The Cost of Courage
In his book The Cost of Courage author Charles Kaiser brings the horror of existing in occupied France during World War II front and center.
Kaiser focuses his attention on three siblings, André, Jaqueline, and Christiane Boulloche and their life on the edge. Their love of France drives them to work with the French Resistance starting with the occupation by the Nazis. This is a decision they never turn away from or regret making.
He captures the devotion these siblings have for one another and their family as well as their extreme devotion to their country. This is especially strong in the scenes where he describes the capture of Andre by the Nazis, and the pain the sisters experience not knowing where he was taken nor the state of his existence.
Their lives in the Resistance must be kept secret to all except other members—even their parents have little knowledge of their work. Kaiser’s description of the detention of their parents and their eventual placement in concentration camps, resulting in their mother’s death, is spellbinding. Of particular interest is the manner in which Kaiser takes us through the many clandestine details that Resistance workers have to follow to avoid detection and capture.
Kaiser has produced a riveting story about the Boulloches’ harrowing experiences during this time. Although he details the lives of all three, he focuses more attention on Christiane with somewhat shorter trips into the activities of André and Jaqueline. Throughout the book, Kaiser makes it clear that they are definitely three parts that make the whole.
The book is divided into two parts—Part I is the larger of the two and details the family’s personal histories and their experiences with the Resistance. There are moments when Kaiser wanders away from the Boulloches when he introduces the reader to other important members of the Resistance such as Andre Postel-Vinay and the vital role he plays in the Resistance. Kaiser devotes a lengthy chapter to the importance of this man and provides insight into his relationship with the Boulloches.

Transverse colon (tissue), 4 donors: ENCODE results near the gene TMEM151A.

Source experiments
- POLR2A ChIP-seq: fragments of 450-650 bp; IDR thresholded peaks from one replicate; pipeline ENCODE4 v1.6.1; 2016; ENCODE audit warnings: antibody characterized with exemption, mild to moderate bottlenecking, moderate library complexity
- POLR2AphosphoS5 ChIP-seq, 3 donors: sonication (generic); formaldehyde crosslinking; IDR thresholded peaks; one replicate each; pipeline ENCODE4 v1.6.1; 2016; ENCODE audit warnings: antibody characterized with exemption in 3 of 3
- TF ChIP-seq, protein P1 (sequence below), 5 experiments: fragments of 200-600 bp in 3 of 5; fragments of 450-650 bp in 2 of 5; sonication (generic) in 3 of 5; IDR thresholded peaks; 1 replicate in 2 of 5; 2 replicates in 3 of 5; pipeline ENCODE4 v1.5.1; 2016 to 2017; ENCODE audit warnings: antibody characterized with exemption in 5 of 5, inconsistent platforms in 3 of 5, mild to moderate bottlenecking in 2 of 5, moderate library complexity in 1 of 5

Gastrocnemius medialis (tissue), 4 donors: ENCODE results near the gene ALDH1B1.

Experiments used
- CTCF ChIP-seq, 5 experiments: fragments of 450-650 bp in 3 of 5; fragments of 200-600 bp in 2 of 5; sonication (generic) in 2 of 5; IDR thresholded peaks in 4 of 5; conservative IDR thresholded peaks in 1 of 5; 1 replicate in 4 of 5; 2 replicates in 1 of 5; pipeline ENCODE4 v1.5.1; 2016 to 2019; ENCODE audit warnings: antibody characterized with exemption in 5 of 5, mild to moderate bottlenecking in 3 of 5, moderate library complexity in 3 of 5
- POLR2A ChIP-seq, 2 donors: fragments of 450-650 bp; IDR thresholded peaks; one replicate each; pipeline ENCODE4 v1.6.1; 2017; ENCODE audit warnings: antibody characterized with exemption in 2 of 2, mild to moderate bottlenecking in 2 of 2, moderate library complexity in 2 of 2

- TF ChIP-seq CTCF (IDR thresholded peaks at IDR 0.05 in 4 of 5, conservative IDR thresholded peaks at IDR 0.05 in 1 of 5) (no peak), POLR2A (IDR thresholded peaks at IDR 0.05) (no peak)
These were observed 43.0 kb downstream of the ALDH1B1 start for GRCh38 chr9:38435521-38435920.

In Part II, Kaiser reveals the aftermath of the war and its effects on the siblings. He traces their marriages, their families, and their continued remembrances of the events of World War II on their lives. He discusses the deaths of Andre and Jaqueline and how they are remembered by their families.
Kaiser chose to write this story in the present tense; a decision that places the reader not only in the minds of these courageous individuals, but allows the reader to experience first hand the moments of near disaster as well as those of jubilant success.
In his Afterword, Kaiser makes an interesting observation about how “. . . most Americans are smugly dismissive of the way the French behaved during the Nazi Occupation.”
To emphasize this point, he quotes Marcel Ophuls, from his documentary, The Sorrow and the Pity: “If one hasn’t been through—as our people mercifully did not go through—the horror of an occupation by a foreign power you have no right to pronounce upon what a country does which has been through all that.” Of this quote, Kaiser makes his pronouncement, “That is one of the most important and least understood lessons of World War II.
Everyone interested in World War II should read this book. For those whose history may be muddled about the role that many French men and women played in that horrific event, their understanding will be clarified by reading The Cost of Courage.